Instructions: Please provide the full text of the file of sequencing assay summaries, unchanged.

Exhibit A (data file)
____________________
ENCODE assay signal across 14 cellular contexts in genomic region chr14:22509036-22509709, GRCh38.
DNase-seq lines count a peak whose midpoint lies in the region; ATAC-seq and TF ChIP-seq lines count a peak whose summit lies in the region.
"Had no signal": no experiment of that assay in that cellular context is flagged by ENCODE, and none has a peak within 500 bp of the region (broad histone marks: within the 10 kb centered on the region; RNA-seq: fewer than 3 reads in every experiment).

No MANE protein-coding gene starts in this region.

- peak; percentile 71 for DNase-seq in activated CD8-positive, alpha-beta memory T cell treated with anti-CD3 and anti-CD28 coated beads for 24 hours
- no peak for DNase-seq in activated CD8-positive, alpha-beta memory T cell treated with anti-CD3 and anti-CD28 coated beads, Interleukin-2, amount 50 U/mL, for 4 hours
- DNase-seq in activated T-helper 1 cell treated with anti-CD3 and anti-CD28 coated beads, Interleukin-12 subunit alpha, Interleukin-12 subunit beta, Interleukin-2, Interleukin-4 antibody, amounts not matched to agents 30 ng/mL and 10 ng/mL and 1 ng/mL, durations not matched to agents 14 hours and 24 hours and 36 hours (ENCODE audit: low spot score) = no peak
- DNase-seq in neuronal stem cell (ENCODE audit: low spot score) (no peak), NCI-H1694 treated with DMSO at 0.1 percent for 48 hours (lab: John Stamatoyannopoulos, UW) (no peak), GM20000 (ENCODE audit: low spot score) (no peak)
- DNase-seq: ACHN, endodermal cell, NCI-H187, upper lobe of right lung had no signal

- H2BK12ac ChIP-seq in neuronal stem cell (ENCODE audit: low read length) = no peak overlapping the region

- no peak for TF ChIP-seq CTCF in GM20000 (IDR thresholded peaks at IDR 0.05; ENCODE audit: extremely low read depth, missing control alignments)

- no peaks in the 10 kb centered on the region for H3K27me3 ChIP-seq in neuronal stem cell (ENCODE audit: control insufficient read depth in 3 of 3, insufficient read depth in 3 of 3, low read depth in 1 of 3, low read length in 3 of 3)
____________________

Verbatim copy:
ENCODE assay signal across 14 cellular contexts in genomic region chr14:22509036-22509709, GRCh38.
DNase-seq lines count a peak whose midpoint lies in the region; ATAC-seq and TF ChIP-seq lines count a peak whose summit lies in the region.
"Had no signal": no experiment of that assay in that cellular context is flagged by ENCODE, and none has a peak within 500 bp of the region (broad histone marks: within the 10 kb centered on the region; RNA-seq: fewer than 3 reads in every experiment).

No MANE protein-coding gene starts in this region.

- peak; percentile 71 for DNase-seq in activated CD8-positive, alpha-beta memory T cell treated with anti-CD3 and anti-CD28 coated beads for 24 hours
- no peak for DNase-seq in activated CD8-positive, alpha-beta memory T cell treated with anti-CD3 and anti-CD28 coated beads, Interleukin-2, amount 50 U/mL, for 4 hours
- DNase-seq in activated T-helper 1 cell treated with anti-CD3 and anti-CD28 coated beads, Interleukin-12 subunit alpha, Interleukin-12 subunit beta, Interleukin-2, Interleukin-4 antibody, amounts not matched to agents 30 ng/mL and 10 ng/mL and 1 ng/mL, durations not matched to agents 14 hours and 24 hours and 36 hours (ENCODE audit: low spot score) = no peak
- DNase-seq in neuronal stem cell (ENCODE audit: low spot score) (no peak), NCI-H1694 treated with DMSO at 0.1 percent for 48 hours (lab: John Stamatoyannopoulos, UW) (no peak), GM20000 (ENCODE audit: low spot score) (no peak)
- DNase-seq: ACHN, endodermal cell, NCI-H187, upper lobe of right lung had no signal

- H2BK12ac ChIP-seq in neuronal stem cell (ENCODE audit: low read length) = no peak overlapping the region

- no peak for TF ChIP-seq CTCF in GM20000 (IDR thresholded peaks at IDR 0.05; ENCODE audit: extremely low read depth, missing control alignments)

- no peaks in the 10 kb centered on the region for H3K27me3 ChIP-seq in neuronal stem cell (ENCODE audit: control insufficient read depth in 3 of 3, insufficient read depth in 3 of 3, low read depth in 1 of 3, low read length in 3 of 3)